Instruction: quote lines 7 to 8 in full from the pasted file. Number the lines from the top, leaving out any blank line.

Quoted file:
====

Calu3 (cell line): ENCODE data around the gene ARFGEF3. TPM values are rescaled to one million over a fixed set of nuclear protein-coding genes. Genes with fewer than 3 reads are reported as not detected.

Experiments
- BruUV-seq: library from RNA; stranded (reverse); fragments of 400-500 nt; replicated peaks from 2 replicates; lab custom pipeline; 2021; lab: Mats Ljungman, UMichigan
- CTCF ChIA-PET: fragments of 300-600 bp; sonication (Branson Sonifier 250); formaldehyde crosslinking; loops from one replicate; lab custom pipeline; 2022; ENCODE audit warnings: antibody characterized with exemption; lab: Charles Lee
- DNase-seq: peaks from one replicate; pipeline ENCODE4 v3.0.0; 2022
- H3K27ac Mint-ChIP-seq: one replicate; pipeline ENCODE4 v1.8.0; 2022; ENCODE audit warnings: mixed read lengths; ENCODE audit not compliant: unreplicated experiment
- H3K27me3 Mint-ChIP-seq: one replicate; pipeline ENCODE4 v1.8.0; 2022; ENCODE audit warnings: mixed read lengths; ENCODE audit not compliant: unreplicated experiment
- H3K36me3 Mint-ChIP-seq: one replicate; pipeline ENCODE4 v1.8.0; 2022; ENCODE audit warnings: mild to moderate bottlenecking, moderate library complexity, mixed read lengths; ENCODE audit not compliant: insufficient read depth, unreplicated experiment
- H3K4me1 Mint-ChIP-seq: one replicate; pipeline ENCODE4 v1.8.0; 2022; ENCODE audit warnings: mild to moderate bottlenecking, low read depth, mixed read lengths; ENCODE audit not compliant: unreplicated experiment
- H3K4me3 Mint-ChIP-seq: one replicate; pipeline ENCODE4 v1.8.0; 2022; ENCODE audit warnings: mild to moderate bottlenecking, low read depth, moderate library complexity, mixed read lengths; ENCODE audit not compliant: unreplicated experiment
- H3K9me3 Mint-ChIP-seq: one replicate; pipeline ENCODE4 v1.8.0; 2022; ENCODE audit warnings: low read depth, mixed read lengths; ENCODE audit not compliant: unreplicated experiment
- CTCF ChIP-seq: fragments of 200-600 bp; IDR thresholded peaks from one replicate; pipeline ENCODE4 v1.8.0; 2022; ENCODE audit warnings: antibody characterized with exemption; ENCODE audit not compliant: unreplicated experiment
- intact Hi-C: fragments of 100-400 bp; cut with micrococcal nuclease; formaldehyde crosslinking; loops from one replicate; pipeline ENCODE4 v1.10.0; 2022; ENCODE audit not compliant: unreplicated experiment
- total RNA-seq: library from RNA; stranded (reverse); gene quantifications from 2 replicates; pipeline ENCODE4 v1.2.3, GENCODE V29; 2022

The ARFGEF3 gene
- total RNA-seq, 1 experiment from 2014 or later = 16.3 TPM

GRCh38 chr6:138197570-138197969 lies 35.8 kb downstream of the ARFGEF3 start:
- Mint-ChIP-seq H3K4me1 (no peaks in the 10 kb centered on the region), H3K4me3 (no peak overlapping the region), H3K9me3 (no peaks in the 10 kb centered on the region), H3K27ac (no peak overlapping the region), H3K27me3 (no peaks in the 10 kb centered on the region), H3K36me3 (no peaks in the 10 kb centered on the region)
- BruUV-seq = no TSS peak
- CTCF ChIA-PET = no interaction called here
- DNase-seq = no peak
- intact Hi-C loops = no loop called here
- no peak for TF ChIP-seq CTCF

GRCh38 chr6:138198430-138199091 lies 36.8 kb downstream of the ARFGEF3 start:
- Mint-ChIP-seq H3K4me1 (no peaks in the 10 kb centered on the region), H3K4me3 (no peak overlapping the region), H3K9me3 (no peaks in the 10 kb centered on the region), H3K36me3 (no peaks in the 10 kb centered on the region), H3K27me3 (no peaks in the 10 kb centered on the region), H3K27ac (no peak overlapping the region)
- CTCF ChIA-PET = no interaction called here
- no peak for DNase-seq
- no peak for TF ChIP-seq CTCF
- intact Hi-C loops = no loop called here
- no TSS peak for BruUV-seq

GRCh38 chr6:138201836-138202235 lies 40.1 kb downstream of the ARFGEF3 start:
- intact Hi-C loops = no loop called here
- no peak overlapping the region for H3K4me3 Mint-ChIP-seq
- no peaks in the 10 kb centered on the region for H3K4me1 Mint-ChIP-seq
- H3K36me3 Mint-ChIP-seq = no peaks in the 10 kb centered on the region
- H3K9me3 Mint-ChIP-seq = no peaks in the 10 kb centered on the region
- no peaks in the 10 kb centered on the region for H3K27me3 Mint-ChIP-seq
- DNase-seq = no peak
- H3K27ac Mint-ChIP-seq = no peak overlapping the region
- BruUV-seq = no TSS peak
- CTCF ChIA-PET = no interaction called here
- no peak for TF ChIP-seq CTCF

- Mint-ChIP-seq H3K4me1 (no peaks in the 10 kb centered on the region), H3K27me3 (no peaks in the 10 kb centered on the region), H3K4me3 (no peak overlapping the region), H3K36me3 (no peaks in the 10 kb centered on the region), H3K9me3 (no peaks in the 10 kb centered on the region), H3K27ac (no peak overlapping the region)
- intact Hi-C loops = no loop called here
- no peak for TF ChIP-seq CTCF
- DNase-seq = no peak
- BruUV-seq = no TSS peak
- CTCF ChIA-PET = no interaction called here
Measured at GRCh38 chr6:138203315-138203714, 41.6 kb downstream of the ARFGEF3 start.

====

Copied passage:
- H3K27me3 Mint-ChIP-seq: one replicate; pipeline ENCODE4 v1.8.0; 2022; ENCODE audit warnings: mixed read lengths; ENCODE audit not compliant: unreplicated experiment
- H3K36me3 Mint-ChIP-seq: one replicate; pipeline ENCODE4 v1.8.0; 2022; ENCODE audit warnings: mild to moderate bottlenecking, moderate library complexity, mixed read lengths; ENCODE audit not compliant: insufficient read depth, unreplicated experiment